This step by step woodworking project is about free loafing shed roof plans. This is PART 2 of the project where I show you how to build the roof for the loafing shed. Make sure you also take a look over PART 1 of the loafing shed, where I show you how to frame the base and the walls. See my other DIY projects HERE.
We recommend you to invest in the best materials you could afford. Therefore, you should buy weather-resistant lumber, such as pine or cedar. Always take accurate measurements before adjusting the size of the components at the proper size. Drill pilot holes trough the components before inserting the wood screws, to prevent the wood from splitting.
Made from this plan
Loafing Shed Roof Plans
- E – 4 pieces of 2×6 lumber – 114″ long, 1 piece of 2×10 lumber – 288″ long SUPPORTS
- F – 2 pieces of T1-11 – 17 3/4″x48″ long, 2 pieces – 30 1/4″x48 long, 2 pieces – 42 1/2″x48″ long SIDING
- G – 213 pieces of 2×6 lumber – 14′ long RAFTERS
- H – 7 pieces of 3/4″ plywood – 48″x96″ long, 2 pieces – 24″x48″ long, 2 pieces – 48″x72″ long, 3 pieces – 24″x96″ long ROOF
- I – 2 pieces of 1×6 lumber – 168″ long, 2 pieces – 290 1/4″ long TRIMS
- J – 350 sq ft of tar paper, 350 sq ft of asphalt shingles ROOFING
- 4 pieces of 2×6 lumber – 10′
- 1 piece of 2×10 lumber – 24′
- 13 pieces of 2×6 lumber – 14′
- 11 pieces of 3/4″ plywood – 4’x8′
- 2 pieces of T1-11 siding – 4×8′
- 6 pieces of 1×6 lumber – 14′
- 350 sq ft of tar paper
- 350 sq ft of asphalt shingles
- 100 pieces of 3 1/2″ screws
- 500 pieces of 2 1/2″ screws
- 100 pieces of 1 5/8″ screws/brad nails
- 4d nails, 3″ lag screws
- Safety gloves, glasses
- Miter saw, jigsaw
- Chalk line, tape measure, spirit level, carpentry pencil
- Drill machinery and drill bits
- One Day
How to build a loafing shed roof
Fit the 2×10 beam to the front of the loafing shed. Use a spirit level to check if the beam is horizontal, before locking it into place with 3″ lag screws.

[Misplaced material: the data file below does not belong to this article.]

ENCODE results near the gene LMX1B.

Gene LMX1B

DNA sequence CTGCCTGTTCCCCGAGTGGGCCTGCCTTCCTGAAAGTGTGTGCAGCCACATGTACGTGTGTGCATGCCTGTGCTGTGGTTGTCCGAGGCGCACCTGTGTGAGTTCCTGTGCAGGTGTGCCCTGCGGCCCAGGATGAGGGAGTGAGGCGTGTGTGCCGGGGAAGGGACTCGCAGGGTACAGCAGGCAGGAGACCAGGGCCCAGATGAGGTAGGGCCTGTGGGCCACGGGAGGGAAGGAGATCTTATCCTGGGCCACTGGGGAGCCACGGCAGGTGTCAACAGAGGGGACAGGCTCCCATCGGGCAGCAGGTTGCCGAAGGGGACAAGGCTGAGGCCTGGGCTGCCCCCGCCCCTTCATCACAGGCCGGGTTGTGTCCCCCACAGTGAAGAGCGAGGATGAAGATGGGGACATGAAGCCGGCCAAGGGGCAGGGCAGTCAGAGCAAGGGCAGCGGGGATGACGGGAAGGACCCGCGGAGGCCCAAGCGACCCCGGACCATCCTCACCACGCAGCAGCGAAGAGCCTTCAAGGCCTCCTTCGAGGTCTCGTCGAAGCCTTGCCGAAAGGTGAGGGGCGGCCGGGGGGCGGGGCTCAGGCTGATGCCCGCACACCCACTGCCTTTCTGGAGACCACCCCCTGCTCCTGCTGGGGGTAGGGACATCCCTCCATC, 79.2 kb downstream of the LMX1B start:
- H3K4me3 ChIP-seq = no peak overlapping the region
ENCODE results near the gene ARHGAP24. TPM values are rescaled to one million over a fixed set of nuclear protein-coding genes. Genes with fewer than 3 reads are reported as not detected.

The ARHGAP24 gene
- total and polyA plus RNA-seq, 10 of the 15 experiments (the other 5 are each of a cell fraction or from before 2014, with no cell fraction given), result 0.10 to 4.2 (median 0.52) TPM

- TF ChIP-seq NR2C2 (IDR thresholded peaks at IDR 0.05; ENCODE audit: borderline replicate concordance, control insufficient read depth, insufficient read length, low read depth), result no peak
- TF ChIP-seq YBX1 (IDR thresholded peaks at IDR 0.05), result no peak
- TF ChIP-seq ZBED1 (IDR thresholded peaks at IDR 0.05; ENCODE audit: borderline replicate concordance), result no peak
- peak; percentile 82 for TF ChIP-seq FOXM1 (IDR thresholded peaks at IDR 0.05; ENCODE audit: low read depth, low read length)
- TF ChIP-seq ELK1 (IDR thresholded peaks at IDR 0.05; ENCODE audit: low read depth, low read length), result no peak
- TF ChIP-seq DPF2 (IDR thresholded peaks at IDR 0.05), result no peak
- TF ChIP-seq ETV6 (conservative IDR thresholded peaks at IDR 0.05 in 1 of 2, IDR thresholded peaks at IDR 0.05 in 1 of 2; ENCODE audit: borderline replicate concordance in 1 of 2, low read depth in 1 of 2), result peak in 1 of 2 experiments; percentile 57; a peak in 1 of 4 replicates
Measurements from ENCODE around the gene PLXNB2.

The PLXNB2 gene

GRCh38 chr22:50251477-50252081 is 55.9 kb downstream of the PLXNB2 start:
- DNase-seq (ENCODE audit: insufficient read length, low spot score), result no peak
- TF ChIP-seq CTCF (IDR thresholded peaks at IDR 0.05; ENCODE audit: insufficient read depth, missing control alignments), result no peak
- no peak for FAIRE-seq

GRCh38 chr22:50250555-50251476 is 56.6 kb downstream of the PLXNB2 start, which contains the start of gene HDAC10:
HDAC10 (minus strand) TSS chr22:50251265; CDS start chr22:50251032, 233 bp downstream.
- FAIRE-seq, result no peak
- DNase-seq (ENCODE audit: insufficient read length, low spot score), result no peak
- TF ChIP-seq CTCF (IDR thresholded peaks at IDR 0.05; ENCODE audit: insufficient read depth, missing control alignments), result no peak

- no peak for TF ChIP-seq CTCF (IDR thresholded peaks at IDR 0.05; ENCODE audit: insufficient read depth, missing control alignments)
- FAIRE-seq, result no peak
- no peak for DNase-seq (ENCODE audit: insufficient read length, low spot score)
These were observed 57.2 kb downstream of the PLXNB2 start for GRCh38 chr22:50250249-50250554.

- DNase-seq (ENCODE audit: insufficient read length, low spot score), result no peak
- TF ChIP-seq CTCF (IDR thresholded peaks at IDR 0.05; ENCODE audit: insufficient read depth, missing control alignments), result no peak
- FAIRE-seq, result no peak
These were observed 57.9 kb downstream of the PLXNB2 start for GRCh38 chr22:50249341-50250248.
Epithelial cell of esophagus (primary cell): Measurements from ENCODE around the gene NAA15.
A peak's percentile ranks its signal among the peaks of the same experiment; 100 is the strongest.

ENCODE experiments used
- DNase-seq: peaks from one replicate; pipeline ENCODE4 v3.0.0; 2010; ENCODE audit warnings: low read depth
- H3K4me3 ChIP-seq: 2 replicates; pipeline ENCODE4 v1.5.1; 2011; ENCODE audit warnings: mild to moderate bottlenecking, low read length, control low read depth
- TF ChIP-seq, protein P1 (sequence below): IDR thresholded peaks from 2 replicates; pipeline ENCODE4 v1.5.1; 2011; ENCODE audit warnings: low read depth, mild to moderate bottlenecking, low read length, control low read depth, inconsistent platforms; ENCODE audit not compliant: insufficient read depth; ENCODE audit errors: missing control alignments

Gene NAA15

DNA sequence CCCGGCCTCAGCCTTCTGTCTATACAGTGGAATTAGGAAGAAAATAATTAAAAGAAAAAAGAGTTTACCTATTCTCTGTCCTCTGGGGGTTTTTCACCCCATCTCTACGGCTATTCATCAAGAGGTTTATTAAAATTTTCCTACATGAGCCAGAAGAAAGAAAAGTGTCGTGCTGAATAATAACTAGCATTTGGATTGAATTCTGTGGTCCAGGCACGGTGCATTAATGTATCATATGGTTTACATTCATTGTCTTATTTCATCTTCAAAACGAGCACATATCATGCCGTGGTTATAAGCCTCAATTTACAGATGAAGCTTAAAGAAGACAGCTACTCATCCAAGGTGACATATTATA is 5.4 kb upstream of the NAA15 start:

Fit 2×6 supports to the front of the shed, so you lock everything together tightly. Drill pilot holes and lock the supports into place with 2 1/2″ screws. Make sure the corners are square and leave no gaps between the components.
Build the rafters from 2×6 lumber. Make the notches using a circular saw, so the rafters can fit to the bottom plate.
Attach the rafters to the top of the loafing shed. Place the rafters every 24″ on center. Use rafters ties to lock the rafters into place.
Cut the 3/4″ plywood at the right dimensions and secure them to the rafters using 1 5/8″ screws, every 8″. Leave no gaps between the sheets for a neat result.
Fit the lean to ends to the sides of the loafing shed. Secure the sheets into place with 4d nails.
Fit the 1×6 trims to the sides and to the front of the loafing shed. Use 1 5/8″ screws to lock the trims into place tightly.
Therefore, install roofing felt over the roofing sheets, making sure the strips overlap at least 2″. Secure the tar paper to the plywood sheets with roofing staples. Fit the side drip edges over the roofing felt, while the bottom drip edges should be fit under. Place a starting course at the bottom of the roof, before installing the asphalt shingles. Always read the manufacturing instructions before starting the installation, as there are several aspects that differ.
Smart Tip: The first course should star with a 3 tab shingle, the second course with a 2 1/2 tab , the third course with a 2 tab, the forth course with a 1 1/2 tab, the fifth course with a 1 tab, the sixth course with a 1/2 tab. Repeat the process from the beginning, starting with the seventh course. Don’t forget that the shingles should overhang from the drip edge about a 1/4″. In addition, secure the asphalt shingles to the roof decking with tacks.
The shed seen from one side has a really nice appearance. This project is ideal for any large backyard, as you can build it against a wall.
Fill the gaps with wood putty and smooth the surfaces with 120-220 sandpaper. Apply a few coats of paint to enhance the look of the project and to protect them from the elements.
If you want to learn how to frame the loafing shed, you need to take a look over PART 1. If you like my project, don’t forget to SHARE it on Facebook and Pinterest.
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